The opening paragraph on the front of the shiny flier, which sits neatly on top of the bedside cabinet in my hotel room, reads as follows:
“Set apart from the hustle and bustle of the city, and situated in the posh locality of Deccan Gymkhana, Hotel Shreyas is your home from home.”
It may well be spotlessly clean and full of extremely polite, and helpful staff, but home from home? Not quite.
Having left the relative ‘comfort’ of Mumbai and the friendly Hotel Residency I have now ventured east, into the heart of Maharashtra state, to one of the major onion producing regions of India.
The 5-hour train journey to get here was surprisingly uneventful and, for a ticket price of £2, I enjoyed a relatively comfortable seat. The train arrived on time and it was a fairly straightforward procedure hiring a taxi and getting to the hotel.
It’s Election Day today and so an alcohol ban has been in place for the past 48-hours. This may not be a bad thing because by the sound of it, very much like back home, the voting population is extremely confused. Alcohol would only make matters worse.
The food has so far been exceptional. Last night I enjoyed a gorgeous chicken thali, which is an Indian and Nepalese meal made up of a selection of various dishes. Thali dishes vary from region to region in South Asia and are usually served in small bowls, called katori, which are placed on a round tray, the actual thali – often a steel tray made with multiple compartments is used. Typical dishes include rice, dal, vegetables, roti, papad, curd (yoghurt), small amounts of chutney or pickle, and a sweet dish to top it off. Restaurants typically offer a choice of vegetarian or meat-based thalis.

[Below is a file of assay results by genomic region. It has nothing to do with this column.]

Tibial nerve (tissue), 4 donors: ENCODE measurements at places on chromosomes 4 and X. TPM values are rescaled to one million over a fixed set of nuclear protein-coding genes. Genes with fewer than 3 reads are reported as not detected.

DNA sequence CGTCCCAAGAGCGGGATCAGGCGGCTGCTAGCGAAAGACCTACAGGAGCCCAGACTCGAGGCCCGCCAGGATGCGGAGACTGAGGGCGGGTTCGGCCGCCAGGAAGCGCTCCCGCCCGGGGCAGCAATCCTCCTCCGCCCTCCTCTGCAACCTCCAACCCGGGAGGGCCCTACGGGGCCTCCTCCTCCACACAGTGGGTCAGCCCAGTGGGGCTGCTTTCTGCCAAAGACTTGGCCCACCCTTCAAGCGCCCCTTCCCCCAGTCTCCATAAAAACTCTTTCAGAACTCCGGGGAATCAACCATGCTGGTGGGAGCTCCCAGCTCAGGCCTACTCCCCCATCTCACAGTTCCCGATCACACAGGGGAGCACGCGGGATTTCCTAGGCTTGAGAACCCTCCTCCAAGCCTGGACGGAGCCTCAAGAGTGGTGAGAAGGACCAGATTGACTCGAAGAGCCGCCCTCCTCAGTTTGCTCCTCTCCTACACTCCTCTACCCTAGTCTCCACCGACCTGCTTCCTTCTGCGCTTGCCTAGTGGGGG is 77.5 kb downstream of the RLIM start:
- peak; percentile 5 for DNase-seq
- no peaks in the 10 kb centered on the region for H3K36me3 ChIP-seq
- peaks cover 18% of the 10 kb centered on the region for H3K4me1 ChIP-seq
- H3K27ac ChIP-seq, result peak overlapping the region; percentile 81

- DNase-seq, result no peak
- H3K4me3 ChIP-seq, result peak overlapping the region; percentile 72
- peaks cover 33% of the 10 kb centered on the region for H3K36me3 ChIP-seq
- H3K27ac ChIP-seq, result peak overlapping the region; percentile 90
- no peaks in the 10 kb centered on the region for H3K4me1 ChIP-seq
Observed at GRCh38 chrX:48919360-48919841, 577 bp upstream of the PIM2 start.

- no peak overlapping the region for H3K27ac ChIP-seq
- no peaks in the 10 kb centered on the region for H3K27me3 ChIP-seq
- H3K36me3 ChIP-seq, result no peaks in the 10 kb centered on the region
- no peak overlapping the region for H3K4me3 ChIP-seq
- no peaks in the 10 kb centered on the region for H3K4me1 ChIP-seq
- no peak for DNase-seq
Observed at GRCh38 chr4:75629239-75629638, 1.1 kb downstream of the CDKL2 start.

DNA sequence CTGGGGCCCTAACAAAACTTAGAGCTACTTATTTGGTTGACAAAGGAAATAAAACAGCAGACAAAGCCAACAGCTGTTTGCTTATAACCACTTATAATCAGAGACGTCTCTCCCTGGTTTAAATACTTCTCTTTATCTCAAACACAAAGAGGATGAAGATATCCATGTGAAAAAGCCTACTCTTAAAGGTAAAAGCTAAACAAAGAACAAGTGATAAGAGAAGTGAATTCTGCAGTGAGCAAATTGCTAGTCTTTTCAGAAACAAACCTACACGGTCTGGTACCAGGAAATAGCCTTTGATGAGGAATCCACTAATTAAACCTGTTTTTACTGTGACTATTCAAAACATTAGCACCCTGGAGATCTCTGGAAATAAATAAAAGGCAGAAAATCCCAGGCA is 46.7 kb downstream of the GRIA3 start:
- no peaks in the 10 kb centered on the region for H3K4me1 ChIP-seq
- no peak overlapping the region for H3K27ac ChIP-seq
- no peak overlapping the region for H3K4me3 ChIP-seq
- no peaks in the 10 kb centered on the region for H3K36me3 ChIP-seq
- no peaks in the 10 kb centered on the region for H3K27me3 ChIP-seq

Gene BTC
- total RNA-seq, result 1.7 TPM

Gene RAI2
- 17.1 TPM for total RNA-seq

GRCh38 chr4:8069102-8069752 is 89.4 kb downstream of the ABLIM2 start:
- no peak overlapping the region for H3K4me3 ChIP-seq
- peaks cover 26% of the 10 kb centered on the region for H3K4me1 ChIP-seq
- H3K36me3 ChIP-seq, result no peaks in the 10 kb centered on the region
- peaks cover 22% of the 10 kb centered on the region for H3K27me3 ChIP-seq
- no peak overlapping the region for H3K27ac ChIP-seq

On a rather sad note; Ted has refused to leave the tranquility of the hotel since our first orientation exercise. We had decided to venture into the city centre for something to eat, it’s about 3 km from the hotel but it took the auto rickshaw driver nearly 40 minutes to get there. The traffic was throbbing and the exhaust fumes overwhelming. At one point our driver ran into the back end of a car and badly dented the bumper. There was no way anyone was going let the two vehicles stop and exchange ‘insurance’ details. In fact neither vehicle even attempted to carry out such a futile act. When we arrived at the restaurant all I wanted to do was grab an ice cold beer to help calm my nerves, but then I remembered….. no alcohol allowed.
You take life into your own hands when crossing the roads here. Sure you can look left, look right, then look left again but it won’t make a scrap of difference – there’s just never a break in the traffic to actually cross safely. It’s literally a case of dodging the vehicles, which appear to be hell bent on getting to their destination as fast as they possibly can. I have now taken to crossing the road with groups of Indians – safety in numbers! It’s not just the volume of traffic but the volume of the traffic, horns honking, engines revving.
At least I have secured some initial meetings, which has lifted my spirits considerably. I was beginning to wonder how on earth I was ever going to get my head round this current project.
So, if you read this with a cold beer in your hand – spare a thought!!